Articles

More on Lightning Strikes

To the Letter

Re: Struck by Lightning

Dear Mr. Schonberg,

As an interested and appreciative reader of the Aviation Safety Letter, and a professional pilot for the past 12 years, I was somewhat taken aback by the tone of the article on lightning strikes in Issue 3/97. The article insinuates that many highly trained and experienced airline crew members flew aircraft near a lightning storm merely to meet a schedule. The article also suggests that the on-board weather radar would have indicated this hazard, and that the crews either didn't use the radar or didn't care about the returns. I feel that both of these comments are inaccurate at best.

As you know, weather radar indicates returns from precipitation and is consequently very useful in avoiding turbulence, windshear and hail, but gives a pilot no indication of the electrical activity in a storm cell. Recent research suggests that many lightning strikes occur when the aircraft is abeam a storm cell, rather than under or in a cell, and that they can occur at distances up to 20 NM from the edge of a storm cell. In addition, the lightning-strike potential around a storm cell is highly variable and topography-dependent; an area that is safe at one point can quickly become unsafe, and vice versa.

While I am not saying that, with hindsight, the situation could not have been better managed, I feel that it is somewhat unfair to be so quick to judge. If all aircraft avoided thunderstorms by 20 NM at all times, most western Canadian airports would be closed every afternoon in the summer months! Conventional thought and practices seem to indicate that pilots can safely circumnavigate such storms using many sources of information. That is using weather radar, stormscopes (if the aircraft is so equipped), air traffic control, and pilot weather reports, and merely by looking out the front windshield. Thus, lightning strikes are a fairly rare occurrence and, when they do occur, the design of the aircraft does what it is supposed to do and damage is usually minimal. In light of the above, to suggest that several dozen professional pilots jeopardized their passengers' safety to make a schedule is somewhat rash.

Thank you once again for the Aviation Safety Letter. I find it to be a truly useful and educational resource that is very easily understood.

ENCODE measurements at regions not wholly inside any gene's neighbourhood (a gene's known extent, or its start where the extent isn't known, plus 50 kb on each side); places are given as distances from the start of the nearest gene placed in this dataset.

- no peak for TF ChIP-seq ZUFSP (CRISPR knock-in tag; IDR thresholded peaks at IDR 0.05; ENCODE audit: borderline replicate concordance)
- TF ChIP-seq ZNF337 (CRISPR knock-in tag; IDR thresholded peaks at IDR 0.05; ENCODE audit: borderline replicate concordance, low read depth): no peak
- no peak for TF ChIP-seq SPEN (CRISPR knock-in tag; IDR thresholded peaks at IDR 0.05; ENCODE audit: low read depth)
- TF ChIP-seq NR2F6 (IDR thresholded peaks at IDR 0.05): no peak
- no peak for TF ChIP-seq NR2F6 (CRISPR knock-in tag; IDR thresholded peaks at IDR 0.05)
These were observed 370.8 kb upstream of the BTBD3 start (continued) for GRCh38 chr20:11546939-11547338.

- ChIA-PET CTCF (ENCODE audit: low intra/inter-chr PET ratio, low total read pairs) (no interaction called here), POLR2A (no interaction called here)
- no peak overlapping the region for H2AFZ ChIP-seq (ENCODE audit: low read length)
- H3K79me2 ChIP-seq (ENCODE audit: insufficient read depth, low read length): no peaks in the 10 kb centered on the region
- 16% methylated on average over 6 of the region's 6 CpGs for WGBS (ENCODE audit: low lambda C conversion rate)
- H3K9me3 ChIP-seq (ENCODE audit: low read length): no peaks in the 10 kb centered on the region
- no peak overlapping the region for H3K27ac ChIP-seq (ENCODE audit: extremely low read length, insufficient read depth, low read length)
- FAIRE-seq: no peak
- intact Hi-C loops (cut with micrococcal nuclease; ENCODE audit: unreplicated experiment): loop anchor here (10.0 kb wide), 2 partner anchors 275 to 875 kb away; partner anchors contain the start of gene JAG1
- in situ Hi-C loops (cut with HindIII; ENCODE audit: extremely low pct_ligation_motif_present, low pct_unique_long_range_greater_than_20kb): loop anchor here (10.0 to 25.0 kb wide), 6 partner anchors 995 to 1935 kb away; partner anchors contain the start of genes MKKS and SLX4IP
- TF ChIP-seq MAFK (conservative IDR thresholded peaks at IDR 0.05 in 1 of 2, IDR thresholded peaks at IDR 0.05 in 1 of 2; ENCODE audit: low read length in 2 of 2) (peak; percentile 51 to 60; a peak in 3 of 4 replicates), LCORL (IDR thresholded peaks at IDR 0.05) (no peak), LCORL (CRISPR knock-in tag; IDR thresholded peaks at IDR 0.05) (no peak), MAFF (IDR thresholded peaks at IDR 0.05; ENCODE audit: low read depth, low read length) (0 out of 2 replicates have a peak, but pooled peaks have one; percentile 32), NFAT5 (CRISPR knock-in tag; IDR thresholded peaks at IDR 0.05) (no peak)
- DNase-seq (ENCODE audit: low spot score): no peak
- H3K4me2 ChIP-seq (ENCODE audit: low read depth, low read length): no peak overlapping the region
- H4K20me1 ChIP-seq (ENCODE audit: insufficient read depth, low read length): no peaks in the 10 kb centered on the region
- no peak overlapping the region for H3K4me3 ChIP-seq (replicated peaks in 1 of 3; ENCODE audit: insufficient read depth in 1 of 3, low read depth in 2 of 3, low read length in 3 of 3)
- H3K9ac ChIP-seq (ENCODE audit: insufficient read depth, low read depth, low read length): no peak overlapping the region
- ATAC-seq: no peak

Kevin Maher
Vancouver, British Columbia

 

More Lightning

The article states that "The lightning could easily have fried the aircraft's electronics...."

Transport category aircraft certified to the Federal Aviation Regulations in the United States, Joint Aviation Requirements in Europe, or Canadian Aviation Regulations in Canada have to meet stringent airworthiness standards for protection against the effects of lightning strikes. Two types of effects have to be considered:

  1. direct effects: The aircraft must be shown to be able to withstand a direct lightning strike and not suffer structural or significant surface damage, nor shall any fuel in tanks, lines, and so on, be ignited by the strike; and
  2. indirect effects: The aircraft avionics and electrical systems, including electronic controls for systems such as landing gear, flight controls, and fuel management, must be able to withstand electrical impulses induced in the aircraft wiring as a result of the electromagnetic field created by a lightning strike.

As you can see from the above, there should be no risk of the electronics being fried. The aircraft may suffer minor surface damage from the lightning-strike attachment or discharge points, and the carrier should conduct a post-strike inspection of the exterior surface to determine the extent of any damage.

A few years ago, I was in a Canadian B-737 that was struck by lightning on approach to Vancouver International Airport. After disembarking, I stood by the window at the gate and was pleased to see a mechanic walking around the aircraft, looking carefully at the radome and rear lower fuselage, including antennas. Obviously, the flight crew had reported the strike to the ground crew.

John Carr
Principal Engineer
Avionics and Electrical Systems Engineering
Aircraft Certification Branch
Transport Canada

Originally Published: ASL 4/1997
Original Article: To the Letter - Re: Struck by Lightning